Surely as we educate our young people for their future we should be using digital tools to support their learning? Rather than talking about textbooks Mr Gibbs should be focussing on tech books. There are many digital platforms which would support an enriched interactive learning environment – by its very nature it can easily offer differentiation as well as adaptive testing. All the content that needs to be covered can be but in this learning eco system there are endless opportunities for creativity, collaboration and critical thinking. Given technology will be integral to the lives of young people, why not harness it in schools to model ways of using powerful devices for learning?
So how do I know? Because we, along with other schools in this country and across the world, are doing just this. Digital devices offer our learners and teachers another tool in their Toolkit which transform the learning environment within and beyond the classroom. Learning is mobile, learning is different and learning is relevant to our young people’s future. Educators must raise their focus from qualifications and data and see the future and understand what the future means for today.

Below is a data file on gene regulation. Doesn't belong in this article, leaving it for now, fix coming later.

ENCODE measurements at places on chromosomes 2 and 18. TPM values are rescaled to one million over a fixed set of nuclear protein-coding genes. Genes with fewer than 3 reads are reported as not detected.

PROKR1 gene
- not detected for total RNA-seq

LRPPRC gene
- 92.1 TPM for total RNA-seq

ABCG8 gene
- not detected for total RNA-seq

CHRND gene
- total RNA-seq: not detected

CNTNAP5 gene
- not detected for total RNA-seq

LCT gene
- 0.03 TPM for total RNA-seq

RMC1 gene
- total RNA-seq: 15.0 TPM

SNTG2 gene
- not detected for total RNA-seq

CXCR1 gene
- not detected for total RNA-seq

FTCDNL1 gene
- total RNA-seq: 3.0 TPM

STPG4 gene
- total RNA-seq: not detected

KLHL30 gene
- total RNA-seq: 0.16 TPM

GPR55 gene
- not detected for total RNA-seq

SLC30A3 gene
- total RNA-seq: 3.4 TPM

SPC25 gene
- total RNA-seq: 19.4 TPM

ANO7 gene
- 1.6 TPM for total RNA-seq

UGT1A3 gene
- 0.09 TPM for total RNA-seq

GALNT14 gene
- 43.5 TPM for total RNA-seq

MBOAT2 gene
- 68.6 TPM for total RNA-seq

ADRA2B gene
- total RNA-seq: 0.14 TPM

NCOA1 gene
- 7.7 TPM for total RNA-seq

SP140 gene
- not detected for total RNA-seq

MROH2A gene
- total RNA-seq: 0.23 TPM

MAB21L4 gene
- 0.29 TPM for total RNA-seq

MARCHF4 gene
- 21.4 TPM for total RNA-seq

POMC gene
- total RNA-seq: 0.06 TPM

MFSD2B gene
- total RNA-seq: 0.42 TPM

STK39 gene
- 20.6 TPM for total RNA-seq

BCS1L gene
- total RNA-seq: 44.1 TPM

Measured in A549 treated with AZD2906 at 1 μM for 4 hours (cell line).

Interestingly Amanda Spielman, Chief Inspector of Ofsted, is raising red flags around the narrowing of the curriculum in schools. According to Spielman, testing has become “inadvertently to mean the curriculum in its entirety” for some schools. What madness is this?
A random chat with a colleague who has worked previously in the maintained sector added depth and shade to this assertion. Surprise, surprise – you create a metric all around defined data and the behaviour of a school moves away from education to achieving the goals set out by the Department for Education (ironically). She observed at first hand students being removed from sport, creative lessons and the humanities to undergo “interventions” in English and Mathematics to boost their performance in GCSEs. It is therefore encouraging that the new Chief Inspector appears to have a fuller appreciation of the purpose of education.